TOWSON, Md. — Harris Morgan, 15, is a barbecue enthusiast. He's a student at Calvert Hall College High School and in his spare time, he likes to cook.
"I grew up going south every summer, having great food and I’ve kind of incorporated that in my life today by trying to recreate my favorites," said Harris.
He doesn't just make food for himself. He sells his BBQ and makes his own sauces and rubs.
His business is called Semper-Q.
"My dad was a Marine and the Marine saying is ‘Semper Fidelis,’ and ‘Semper Fidelis’ means always faithful. And so, Semper-Q, its meaning is always BBQ and you always gotta be cooking."
A portion of his proceeds goes to a local charity.
"I wanted to choose a military charity and I thought if I did a local one, the money would go directly to the veterans with no strings. Catch-A-Lift was that charity for me. It goes directly to the veterans, to help them."
Catch-A-Lift uses fitness to help wounded combat veterans post 9/11 heal mentally and physically.
"That’s a very specific charity that’s very close to my heart and our family's heart," said Matt Morgan, Harris' dad.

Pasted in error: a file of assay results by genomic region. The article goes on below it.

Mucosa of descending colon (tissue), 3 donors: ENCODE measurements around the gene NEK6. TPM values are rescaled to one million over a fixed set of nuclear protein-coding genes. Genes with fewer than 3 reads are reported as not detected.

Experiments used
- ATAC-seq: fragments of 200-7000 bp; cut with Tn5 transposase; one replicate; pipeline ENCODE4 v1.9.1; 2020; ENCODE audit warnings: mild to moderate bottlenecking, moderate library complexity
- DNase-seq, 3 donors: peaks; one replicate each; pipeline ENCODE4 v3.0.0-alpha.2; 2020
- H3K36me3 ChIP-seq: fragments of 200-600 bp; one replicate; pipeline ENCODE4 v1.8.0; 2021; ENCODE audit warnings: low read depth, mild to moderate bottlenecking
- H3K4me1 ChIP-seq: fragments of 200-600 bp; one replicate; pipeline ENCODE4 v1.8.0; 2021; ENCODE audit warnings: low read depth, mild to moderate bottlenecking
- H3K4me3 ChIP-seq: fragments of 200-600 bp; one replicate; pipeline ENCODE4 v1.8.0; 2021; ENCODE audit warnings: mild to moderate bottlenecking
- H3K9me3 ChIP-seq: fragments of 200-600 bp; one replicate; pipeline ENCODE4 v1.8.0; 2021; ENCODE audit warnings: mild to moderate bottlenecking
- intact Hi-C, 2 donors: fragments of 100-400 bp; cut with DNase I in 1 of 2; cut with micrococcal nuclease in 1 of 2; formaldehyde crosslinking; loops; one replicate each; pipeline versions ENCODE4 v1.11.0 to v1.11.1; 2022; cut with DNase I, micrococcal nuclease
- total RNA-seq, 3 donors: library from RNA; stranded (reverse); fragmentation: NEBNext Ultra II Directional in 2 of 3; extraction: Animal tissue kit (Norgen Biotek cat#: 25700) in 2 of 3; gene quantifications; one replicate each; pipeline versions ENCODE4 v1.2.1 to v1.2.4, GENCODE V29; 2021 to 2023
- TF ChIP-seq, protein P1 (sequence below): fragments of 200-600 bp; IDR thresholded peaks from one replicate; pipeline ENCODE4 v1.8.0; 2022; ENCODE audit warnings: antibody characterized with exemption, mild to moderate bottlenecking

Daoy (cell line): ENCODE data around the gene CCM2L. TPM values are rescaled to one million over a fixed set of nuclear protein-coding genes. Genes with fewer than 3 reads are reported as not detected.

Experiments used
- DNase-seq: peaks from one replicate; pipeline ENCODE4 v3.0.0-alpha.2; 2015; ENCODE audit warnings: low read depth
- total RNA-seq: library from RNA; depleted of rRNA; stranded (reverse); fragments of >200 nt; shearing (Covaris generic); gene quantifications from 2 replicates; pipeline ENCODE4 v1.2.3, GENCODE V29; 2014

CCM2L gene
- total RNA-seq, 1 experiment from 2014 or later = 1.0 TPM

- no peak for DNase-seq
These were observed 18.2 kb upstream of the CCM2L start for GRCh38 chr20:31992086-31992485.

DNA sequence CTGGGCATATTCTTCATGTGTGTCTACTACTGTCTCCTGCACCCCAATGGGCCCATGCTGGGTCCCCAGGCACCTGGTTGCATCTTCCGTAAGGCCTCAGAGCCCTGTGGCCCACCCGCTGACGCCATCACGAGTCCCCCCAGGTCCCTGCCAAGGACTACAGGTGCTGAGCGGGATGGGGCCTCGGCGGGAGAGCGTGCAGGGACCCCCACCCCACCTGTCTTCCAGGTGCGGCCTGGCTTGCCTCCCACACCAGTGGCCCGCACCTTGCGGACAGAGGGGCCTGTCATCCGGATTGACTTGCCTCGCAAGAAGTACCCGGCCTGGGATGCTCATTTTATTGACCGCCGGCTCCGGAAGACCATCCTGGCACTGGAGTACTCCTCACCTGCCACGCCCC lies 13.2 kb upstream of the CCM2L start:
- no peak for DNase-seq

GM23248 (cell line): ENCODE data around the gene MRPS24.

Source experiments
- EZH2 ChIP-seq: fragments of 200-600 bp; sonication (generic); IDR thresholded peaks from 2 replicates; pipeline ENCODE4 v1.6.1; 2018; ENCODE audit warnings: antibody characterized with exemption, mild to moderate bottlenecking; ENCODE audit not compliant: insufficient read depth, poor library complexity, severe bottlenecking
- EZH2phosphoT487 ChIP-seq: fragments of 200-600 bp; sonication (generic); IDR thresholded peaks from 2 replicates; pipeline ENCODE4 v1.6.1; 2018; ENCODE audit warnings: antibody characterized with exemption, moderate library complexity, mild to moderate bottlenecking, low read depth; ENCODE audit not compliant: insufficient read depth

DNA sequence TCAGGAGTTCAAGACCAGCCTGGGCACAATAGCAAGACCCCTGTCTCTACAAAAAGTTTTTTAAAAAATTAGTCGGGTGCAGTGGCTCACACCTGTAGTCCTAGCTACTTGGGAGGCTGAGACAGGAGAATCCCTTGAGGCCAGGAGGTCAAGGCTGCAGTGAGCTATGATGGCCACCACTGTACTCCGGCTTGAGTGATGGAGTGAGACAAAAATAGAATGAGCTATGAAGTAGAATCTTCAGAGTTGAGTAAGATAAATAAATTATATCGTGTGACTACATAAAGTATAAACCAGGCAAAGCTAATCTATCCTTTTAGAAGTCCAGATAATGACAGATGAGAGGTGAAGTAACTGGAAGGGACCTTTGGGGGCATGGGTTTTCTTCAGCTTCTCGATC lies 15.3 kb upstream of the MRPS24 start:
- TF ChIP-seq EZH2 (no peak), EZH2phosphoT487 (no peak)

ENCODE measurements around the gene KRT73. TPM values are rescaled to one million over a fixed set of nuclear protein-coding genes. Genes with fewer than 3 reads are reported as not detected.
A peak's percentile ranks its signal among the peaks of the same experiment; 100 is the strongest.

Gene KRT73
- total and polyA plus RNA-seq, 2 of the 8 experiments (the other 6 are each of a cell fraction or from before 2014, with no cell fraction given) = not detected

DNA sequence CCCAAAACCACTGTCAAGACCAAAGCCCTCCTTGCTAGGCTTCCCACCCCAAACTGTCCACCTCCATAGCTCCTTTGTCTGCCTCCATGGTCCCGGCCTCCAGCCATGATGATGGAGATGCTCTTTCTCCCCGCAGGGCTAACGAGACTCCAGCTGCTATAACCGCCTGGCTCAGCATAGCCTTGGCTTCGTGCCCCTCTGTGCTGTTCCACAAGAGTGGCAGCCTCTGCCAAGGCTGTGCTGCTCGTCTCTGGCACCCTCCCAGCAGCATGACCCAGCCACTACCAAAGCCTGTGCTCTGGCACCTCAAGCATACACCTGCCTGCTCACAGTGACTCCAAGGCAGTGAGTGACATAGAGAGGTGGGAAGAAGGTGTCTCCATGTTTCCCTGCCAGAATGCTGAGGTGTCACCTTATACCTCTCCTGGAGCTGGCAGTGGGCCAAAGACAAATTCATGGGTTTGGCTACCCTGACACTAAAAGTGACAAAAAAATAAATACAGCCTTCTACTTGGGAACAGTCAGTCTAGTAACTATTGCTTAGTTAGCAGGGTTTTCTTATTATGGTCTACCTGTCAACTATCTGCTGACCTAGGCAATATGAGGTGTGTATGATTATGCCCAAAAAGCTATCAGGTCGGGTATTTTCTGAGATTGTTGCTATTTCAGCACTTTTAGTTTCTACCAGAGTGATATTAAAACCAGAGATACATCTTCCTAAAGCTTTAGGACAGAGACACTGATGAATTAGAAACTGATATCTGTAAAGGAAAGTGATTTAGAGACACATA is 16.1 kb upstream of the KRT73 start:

Matt helped Harris find Catch-A-Lift, which was created in honor of Chris Coffland, an Army corporal who was killed in Afghanistan.
The Morgan's met Coffland and appreciated what he stood for, and are proud of their son for what he's doing.
"What he does is a lot of work. Between making the sauces, making the dry rubs... doing all that and he’s really passionate about it and he loves giving food to people or selling food to people. It’s really neat to see the passion in his eyes, It’s a lot of work for him and a lot of work for all of us but we're super proud of him. It's great," said Harris' Mom, Selden Morgan.
His dad added, "I think as parents you hope that you instill some of your traits on your children. 15 years we’re seeing fruits come to bear and he’s passionate about it and he really loves to give back."
Harris has already had a few stands selling BBQ since summer 2020. He plans on doing more throughout the summer of 2021.
"It makes me really happy that I have the ability to make money by doing what I love by making BBQ and selling it and then giving it back to the people helped me be free. Helped me have the opportunity to do this," said Harris.
This story was originally published by Erin MacPherson at WMAR.